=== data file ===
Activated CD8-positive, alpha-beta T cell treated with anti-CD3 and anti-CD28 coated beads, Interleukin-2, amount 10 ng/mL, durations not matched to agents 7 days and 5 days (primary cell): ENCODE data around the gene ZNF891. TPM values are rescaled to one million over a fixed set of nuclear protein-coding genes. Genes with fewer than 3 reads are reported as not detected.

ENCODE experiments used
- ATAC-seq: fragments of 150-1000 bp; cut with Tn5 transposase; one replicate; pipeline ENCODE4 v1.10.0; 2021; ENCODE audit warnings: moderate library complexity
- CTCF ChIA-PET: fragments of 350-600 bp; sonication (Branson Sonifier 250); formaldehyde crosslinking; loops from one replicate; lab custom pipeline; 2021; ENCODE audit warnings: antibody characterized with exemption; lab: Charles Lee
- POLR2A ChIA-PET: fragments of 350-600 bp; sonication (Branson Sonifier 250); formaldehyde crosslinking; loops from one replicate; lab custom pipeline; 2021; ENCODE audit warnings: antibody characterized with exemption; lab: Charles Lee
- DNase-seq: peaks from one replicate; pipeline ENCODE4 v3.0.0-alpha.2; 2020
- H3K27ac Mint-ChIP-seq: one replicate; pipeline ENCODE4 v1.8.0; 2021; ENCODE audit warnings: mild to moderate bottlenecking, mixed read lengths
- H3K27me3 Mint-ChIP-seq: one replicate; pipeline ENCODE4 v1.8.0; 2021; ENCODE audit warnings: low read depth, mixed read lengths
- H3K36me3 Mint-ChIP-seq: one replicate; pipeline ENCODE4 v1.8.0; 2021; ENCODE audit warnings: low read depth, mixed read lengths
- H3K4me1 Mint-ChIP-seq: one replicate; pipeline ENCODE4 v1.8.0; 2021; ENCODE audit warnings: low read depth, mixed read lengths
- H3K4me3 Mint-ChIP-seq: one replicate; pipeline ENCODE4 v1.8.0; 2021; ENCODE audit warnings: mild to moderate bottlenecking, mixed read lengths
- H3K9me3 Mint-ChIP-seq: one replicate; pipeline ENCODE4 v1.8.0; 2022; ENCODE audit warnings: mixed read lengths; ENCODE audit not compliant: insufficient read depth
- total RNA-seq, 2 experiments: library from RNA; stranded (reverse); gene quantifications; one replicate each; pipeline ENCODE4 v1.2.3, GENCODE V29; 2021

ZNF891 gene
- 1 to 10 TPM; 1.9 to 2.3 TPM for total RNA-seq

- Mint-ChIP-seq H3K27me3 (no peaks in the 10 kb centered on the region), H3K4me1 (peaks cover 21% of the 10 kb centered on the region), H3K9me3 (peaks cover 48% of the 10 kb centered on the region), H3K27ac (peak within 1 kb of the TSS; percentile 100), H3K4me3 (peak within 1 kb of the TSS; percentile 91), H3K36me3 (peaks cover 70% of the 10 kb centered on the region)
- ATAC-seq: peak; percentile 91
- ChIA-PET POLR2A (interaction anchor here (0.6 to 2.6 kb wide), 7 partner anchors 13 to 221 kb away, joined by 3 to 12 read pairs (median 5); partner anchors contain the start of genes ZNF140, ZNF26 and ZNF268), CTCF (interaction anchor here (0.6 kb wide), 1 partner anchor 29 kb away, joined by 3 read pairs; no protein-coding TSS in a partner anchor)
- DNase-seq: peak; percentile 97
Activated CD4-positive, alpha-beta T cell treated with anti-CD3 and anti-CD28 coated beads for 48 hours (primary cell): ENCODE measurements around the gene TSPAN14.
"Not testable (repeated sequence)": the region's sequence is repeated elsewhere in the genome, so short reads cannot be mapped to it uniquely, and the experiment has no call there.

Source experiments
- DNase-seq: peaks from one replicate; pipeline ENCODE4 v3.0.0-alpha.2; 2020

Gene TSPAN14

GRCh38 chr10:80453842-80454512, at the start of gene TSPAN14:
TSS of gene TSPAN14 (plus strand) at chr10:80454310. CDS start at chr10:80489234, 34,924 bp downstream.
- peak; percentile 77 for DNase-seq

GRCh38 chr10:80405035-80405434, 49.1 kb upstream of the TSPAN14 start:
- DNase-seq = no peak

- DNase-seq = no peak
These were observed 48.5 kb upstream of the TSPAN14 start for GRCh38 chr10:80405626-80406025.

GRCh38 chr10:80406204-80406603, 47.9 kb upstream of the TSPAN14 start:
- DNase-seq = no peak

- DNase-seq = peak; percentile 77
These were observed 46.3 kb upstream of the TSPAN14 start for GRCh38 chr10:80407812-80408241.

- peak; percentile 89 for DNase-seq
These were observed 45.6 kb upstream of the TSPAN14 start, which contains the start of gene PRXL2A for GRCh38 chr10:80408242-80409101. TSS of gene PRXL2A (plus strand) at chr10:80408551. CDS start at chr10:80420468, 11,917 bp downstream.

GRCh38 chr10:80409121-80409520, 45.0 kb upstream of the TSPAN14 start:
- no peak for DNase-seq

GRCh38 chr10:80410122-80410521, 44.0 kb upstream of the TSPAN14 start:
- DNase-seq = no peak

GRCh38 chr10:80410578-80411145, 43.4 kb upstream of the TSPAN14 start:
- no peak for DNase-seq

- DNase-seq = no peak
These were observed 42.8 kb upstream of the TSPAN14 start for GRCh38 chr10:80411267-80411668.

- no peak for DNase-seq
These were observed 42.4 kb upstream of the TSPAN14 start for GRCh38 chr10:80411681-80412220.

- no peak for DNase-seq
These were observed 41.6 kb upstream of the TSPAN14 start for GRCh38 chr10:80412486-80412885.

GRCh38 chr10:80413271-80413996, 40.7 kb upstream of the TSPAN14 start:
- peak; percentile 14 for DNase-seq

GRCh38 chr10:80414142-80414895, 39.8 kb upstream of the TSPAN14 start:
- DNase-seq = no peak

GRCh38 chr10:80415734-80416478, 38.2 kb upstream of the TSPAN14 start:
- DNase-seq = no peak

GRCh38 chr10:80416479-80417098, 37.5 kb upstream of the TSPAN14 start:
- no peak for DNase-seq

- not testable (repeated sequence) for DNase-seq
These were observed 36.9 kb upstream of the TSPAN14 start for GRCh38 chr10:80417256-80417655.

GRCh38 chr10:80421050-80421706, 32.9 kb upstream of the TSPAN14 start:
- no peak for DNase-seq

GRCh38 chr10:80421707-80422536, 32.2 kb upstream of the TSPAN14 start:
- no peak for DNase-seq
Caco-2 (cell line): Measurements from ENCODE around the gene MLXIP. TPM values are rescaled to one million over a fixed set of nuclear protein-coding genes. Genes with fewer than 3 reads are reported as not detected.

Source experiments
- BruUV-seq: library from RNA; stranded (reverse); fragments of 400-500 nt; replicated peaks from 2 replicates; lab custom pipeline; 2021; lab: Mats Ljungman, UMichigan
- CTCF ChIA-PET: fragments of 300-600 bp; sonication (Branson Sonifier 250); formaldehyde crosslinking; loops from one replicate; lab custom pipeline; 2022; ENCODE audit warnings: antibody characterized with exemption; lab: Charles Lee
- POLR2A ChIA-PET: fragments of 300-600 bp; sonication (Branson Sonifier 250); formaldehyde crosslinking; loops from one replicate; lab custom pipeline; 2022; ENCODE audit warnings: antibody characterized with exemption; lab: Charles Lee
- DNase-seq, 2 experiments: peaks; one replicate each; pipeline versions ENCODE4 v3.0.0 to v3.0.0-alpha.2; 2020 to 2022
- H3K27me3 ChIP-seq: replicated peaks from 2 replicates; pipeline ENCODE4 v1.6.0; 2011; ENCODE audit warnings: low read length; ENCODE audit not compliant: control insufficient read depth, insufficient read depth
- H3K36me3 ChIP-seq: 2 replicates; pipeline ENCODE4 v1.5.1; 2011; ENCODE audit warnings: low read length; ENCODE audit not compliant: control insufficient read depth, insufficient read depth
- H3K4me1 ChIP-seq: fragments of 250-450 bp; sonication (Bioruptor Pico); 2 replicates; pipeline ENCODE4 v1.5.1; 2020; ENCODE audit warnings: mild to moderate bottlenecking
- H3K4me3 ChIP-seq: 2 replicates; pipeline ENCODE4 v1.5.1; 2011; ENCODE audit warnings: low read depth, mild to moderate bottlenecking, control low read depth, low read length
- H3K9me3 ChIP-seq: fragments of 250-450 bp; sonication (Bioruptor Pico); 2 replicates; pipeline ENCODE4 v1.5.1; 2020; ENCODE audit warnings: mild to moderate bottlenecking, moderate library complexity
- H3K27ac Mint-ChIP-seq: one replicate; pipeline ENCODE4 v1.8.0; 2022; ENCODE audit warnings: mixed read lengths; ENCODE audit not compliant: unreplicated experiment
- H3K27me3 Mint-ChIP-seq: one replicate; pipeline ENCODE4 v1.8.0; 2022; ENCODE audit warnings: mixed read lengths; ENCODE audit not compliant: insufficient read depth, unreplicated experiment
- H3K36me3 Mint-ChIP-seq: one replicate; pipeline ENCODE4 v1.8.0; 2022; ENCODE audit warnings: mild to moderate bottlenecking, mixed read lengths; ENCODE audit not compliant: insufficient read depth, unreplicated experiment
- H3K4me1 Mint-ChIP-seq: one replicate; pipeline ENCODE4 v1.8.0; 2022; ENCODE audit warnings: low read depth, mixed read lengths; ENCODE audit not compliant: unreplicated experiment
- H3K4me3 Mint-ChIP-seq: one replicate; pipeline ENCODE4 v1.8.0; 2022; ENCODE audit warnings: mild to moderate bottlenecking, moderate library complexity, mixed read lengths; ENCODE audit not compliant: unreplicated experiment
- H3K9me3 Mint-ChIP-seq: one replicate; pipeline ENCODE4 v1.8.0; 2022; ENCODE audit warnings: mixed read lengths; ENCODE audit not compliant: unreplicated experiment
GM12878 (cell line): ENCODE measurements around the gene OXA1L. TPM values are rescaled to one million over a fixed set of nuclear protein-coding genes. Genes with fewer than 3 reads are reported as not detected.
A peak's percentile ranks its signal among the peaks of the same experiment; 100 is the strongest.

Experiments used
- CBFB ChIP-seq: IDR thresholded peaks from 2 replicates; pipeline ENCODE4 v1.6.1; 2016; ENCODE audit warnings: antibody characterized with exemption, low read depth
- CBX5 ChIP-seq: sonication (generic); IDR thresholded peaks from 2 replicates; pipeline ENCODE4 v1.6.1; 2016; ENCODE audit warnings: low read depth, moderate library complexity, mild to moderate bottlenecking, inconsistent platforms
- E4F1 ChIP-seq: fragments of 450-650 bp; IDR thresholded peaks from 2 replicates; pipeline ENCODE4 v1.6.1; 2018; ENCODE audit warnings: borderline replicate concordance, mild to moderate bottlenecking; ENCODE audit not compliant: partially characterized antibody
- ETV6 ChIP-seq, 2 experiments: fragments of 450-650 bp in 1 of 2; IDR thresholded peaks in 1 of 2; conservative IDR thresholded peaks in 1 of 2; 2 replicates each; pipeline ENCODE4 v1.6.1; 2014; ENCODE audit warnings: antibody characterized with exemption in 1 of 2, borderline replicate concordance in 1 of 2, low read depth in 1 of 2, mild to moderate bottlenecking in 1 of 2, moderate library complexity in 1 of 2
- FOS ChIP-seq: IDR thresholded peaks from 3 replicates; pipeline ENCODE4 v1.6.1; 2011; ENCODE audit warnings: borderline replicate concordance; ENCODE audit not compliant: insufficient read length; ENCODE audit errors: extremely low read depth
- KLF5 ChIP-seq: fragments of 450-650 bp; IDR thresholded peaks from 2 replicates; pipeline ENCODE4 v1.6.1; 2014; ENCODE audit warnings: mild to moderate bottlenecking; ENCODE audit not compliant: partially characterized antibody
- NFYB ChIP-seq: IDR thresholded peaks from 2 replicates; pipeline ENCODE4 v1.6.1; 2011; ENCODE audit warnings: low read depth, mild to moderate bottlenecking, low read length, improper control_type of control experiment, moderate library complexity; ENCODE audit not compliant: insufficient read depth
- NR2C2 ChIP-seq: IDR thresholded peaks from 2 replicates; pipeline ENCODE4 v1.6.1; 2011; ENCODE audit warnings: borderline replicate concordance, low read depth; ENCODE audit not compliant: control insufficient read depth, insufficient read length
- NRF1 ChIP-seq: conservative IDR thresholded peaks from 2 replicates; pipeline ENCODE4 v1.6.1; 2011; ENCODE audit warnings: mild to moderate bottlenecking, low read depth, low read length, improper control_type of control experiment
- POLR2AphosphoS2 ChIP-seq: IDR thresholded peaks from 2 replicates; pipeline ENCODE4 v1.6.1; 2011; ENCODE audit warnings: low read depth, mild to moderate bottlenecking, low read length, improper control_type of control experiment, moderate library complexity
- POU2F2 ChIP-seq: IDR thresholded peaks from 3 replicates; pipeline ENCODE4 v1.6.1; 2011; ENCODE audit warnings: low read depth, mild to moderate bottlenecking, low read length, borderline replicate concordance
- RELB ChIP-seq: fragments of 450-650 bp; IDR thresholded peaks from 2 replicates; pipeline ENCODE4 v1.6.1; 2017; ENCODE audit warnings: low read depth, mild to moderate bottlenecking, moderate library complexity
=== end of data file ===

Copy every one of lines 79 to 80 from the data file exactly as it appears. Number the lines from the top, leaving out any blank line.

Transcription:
- H3K4me3 Mint-ChIP-seq: one replicate; pipeline ENCODE4 v1.8.0; 2022; ENCODE audit warnings: mild to moderate bottlenecking, moderate library complexity, mixed read lengths; ENCODE audit not compliant: unreplicated experiment
- H3K9me3 Mint-ChIP-seq: one replicate; pipeline ENCODE4 v1.8.0; 2022; ENCODE audit warnings: mixed read lengths; ENCODE audit not compliant: unreplicated experiment